The Washington Post has repeatedly used its news section (e.g here and here) to hype fears about the budget dispute that it likes to call the "fiscal cliff." (Since the actual impact of waiting until after the end of the year to reach a deal is minor, most objective commentators would not use the term "cliff" to refer to the deadline.) If the consequences of waiting until after the end of the year to make a deal, when the politics shift to President Obama's favor, can be portrayed as sufficiently dire then the Post presumably hopes that it can force a deal that will be closer to the Republicans' terms.
It was pushing this line again today with a piece warning of a disaster if Congress does not pass a fix to the alternative minimum tax by the end of the year. The issue is that the tax was not adjusted for inflation for 2012 so many middle income households would be subject to the alternative minimum tax who were not intended to be hit by it.
The piece does its best to overstate the dire consequences for waiting after the end of the year. Most importantly it gives the number of people affected and then gives the average tax additional liability telling us in the second paragraph:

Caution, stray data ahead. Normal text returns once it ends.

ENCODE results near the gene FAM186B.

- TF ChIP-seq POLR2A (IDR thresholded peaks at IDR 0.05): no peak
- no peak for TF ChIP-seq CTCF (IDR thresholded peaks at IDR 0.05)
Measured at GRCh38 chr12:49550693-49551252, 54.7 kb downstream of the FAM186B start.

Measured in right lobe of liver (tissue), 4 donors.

"Unless Congress acts by the end of the year, more than 26 million households will for the first time face the AMT, which threatens to tack $3,700, on average, onto taxpayers’ bills for the current tax year."
In fact most of these 26 million households would face very limited tax increases, but some taxpayers may find themselves with a substantial increase in liabilities. The piece also warns that if Congress waits until after the end of the year to resolve the issue then refunds could be delayed by a month or two. It then informs readers that many taxpayers use refunds to pay essential bills like gas and electric bills and will risk having service disconnected if they have to wait longer for their refunds. Of course the refunds will go almost exclusively to families with incomes of more than $75,000 a year. It is not likely that many people in this income category are facing the cutoff of utilities.
The piece also raises the risk that many taxpayers may be subject to penalties for failing to withhold based on their higher liability. It would be a very simple matter for Congress to include a provision in any measure passed in January that exempted taxpayers from such penalties.
This is the sort of piece that makes it clear that Post would like to see the budget dispute resolved on conditions favorable to the Republicans. It doesn't belong in the news section of a serious newspaper.